Malicroix is an adventure novel without much adventuring. It begins when our narrator, Martial de Megremut, is declared heir to a great uncle he has never met. The catch is that, in order to inherit, he must first stay for three months in the solitary residence of his relative on an isolated island with only the company of his great uncle’s taciturn servant, Balandran, and his dog, Brequillet. As well as withstanding the loneliness and hostile climate of the island, he must also outfox the machinations of his great uncle’s notary, Dromiols, who seems less than keen that Martial should inherit. Even should he manage to last the allotted time, there is a further action he must undertake in a codicil which he will only discover at that point.

Mood, rather than action, is to the fore, as Bosco creates breath-holding tension merely by relaying Martial’s impression of the landscape. Crossing to the island he feels “as if we were floating on a shadow lake, itself adrift through the night’s dark.” Once there he tells us:

“My nerves were on edge, and nothing could escape me that might reach my senses.”

From the moment of Martial’s arrival, there is a sense of foreboding and threat, though the danger is always on the periphery of our vision, hinted at rather than revealed. Martial himself is torn between a determination to stay for the three months, and a desire to leave as “I was in territory foreign to my natural life.” The novel’s title is reflective of the question it asks: whether Martial is, indeed, a Malicroix. This is frequently discussed in terms of the landscape, for example in his wariness of rivers:

“As a man raised in the hills, I like to look at them from afar and from a high vantage point…But now I was in the lowlands, surrounded on all sides by waters…”

Also with reference to the difference in climate, as he recalls the land he is used to:

“Even in winter, the brisk wind does not harm the orchards, protected from above by small rose-coloured cliffs and from below by hedges of reeds over which cypress trees bend when the wind blows.”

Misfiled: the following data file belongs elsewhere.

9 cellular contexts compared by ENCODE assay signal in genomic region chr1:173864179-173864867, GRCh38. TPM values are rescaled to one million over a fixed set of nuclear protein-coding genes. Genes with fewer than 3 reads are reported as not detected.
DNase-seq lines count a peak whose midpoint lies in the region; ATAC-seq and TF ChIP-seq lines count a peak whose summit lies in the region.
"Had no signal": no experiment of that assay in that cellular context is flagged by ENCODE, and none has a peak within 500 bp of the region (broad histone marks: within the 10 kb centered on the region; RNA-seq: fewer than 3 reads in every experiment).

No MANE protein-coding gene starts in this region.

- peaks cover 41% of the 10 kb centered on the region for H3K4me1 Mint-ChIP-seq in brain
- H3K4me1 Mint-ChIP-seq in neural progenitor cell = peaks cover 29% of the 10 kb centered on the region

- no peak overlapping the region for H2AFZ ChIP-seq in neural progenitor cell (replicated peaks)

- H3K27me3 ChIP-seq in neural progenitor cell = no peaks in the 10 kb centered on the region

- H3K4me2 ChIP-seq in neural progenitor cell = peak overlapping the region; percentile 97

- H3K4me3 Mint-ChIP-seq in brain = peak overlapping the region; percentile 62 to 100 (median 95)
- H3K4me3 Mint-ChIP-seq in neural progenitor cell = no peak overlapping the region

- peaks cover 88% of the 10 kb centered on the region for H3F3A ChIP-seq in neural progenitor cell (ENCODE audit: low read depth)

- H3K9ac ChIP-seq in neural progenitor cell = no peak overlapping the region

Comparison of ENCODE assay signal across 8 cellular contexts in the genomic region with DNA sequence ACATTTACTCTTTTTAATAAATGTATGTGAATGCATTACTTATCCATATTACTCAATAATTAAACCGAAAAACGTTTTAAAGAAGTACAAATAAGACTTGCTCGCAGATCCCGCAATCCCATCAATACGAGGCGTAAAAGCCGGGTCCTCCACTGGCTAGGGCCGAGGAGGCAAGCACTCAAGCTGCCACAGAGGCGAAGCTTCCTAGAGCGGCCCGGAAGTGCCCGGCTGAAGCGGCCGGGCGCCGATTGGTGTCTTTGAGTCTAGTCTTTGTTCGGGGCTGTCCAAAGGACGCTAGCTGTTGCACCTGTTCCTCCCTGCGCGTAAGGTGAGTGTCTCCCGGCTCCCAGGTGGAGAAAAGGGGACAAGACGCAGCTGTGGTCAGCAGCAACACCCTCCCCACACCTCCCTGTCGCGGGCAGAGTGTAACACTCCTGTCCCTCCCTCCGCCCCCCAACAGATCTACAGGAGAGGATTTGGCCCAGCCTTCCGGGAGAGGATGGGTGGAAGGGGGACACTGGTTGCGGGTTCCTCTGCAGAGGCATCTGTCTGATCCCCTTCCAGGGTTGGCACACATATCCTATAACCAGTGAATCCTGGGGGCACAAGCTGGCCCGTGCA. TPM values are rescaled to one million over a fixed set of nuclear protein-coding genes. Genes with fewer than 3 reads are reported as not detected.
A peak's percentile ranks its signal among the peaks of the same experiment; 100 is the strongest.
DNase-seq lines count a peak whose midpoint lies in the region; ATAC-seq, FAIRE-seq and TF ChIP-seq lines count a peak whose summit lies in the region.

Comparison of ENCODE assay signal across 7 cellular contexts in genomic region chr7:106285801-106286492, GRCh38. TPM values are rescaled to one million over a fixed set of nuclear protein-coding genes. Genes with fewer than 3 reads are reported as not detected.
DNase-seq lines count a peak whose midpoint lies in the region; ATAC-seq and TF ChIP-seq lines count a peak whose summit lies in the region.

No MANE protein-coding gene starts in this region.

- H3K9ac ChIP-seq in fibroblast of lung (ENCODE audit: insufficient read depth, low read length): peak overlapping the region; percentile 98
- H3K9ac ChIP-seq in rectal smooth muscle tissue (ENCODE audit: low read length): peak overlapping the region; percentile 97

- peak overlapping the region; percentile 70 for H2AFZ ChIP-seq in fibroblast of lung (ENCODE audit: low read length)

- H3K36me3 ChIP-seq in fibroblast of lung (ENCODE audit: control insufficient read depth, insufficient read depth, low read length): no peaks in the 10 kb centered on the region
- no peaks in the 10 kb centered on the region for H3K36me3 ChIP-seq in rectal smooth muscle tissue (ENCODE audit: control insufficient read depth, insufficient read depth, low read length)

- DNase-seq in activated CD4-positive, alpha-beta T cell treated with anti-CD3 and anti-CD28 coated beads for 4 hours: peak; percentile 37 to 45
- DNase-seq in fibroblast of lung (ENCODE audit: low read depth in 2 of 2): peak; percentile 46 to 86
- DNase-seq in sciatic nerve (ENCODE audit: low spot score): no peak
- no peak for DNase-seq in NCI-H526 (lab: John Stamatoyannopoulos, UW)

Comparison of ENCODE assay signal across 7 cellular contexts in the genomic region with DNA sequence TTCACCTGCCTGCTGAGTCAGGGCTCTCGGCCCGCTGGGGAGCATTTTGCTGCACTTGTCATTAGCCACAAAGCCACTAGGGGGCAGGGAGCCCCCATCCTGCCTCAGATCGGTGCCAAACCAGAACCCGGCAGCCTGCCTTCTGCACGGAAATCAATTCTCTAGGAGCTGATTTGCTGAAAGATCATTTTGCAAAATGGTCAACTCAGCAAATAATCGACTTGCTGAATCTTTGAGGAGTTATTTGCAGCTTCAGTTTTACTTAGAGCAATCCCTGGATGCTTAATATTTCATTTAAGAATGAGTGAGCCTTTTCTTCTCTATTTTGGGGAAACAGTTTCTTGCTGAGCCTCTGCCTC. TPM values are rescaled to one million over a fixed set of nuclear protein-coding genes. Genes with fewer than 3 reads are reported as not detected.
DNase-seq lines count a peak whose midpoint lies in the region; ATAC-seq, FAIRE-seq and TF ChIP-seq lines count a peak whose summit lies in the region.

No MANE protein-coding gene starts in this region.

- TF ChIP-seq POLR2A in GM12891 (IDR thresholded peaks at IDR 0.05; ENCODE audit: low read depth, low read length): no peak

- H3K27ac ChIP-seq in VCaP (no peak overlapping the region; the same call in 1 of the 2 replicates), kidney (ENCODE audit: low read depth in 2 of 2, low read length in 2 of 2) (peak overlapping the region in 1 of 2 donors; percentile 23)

The island, on the other hand, is prone to storms which keep him unable to venture outside for days at a time. To emphasise the point, we learn that Martial’s main occupation is as a horticulturalist, someone used to the greenhouse rather than the wilds. He even uses such imagery when he describes himself:

“You are a hothouse plant, a friend to fruits and flowers, a scholar.”

As Dromiols is quick to point out to him: “I imagine you must find yourself quite out of your element here.” At one point he sends Martial a cutting from an exotic plant as a reminder of his promise to return home.

This conflict is also played out in blood – not through violence, but through the blood of the two families which Martial feels flowing in his veins. Speaking to Dromiol he senses:

“…he probably judged me insignificant and malleable, even as I, for the first time in my life, sensed a darker blood flowing into my peaceful heart, a bitter blood that warmed me.”

This blood is the Malicroix blood, in competition with the gentler, Megremut blood:

“This blood, the last of the line, a Malicroix blood—strong, warm, brisk, wild—but whose strength, warmth, briskness, and wildness within me had evaporated.”

Much of the narrative tension is therefore created by the ebbing and flowing of Martial’s determination to last the three months. This is exacerbated by his isolation, both on the island and in the sense he seems to have no allies (“Did I have a friend? No, not a single one…”). Yet Balandran treats him kindly – he awakes on his first morning to find he has laid his coat over him as he slept. Dromiol’s servant, Uncle Rat, also offers him advice which seems to go against his master’s intentions. And when he is ill, a woman nurses him. In each case, however, Bosco makes the intentions of the other characters ambiguous, creating an atmosphere of suspicion and distrust.

For some reason, the novel reminded me a little of Robert Louis Stevenson, particularly his Scottish novels such as Master of Ballantrae and Weir of Hermiston. This was not simply the result of a similarity of climate (and Bosco does enjoy describing the weather at length) but perhaps can be more generally ascribed to a strong sense of place (something Bosco does of course share with that other Provencal writer, Jean Giono). Master of Ballantrae is, of course, all about inheritance, and in Weir of Hermiston Archie must leave Edinburgh and his family to live in the relatively wild Borders. Both writers are adept at creating tension and threat, and Dromiol in particular felt like a character Stevenson could have written, though no doubt his version of Martial’s story would have been a little more action-packed.

Malicroix is a novel which keeps the reader on high alert from beginning to end, even when Bosco spends pages describing a storm, or we find ourselves alone with Martial and his thoughts. The success of its execution (and translation) is evident in the growing feeling that you are not simply reading his story, but are living on that island alongside him.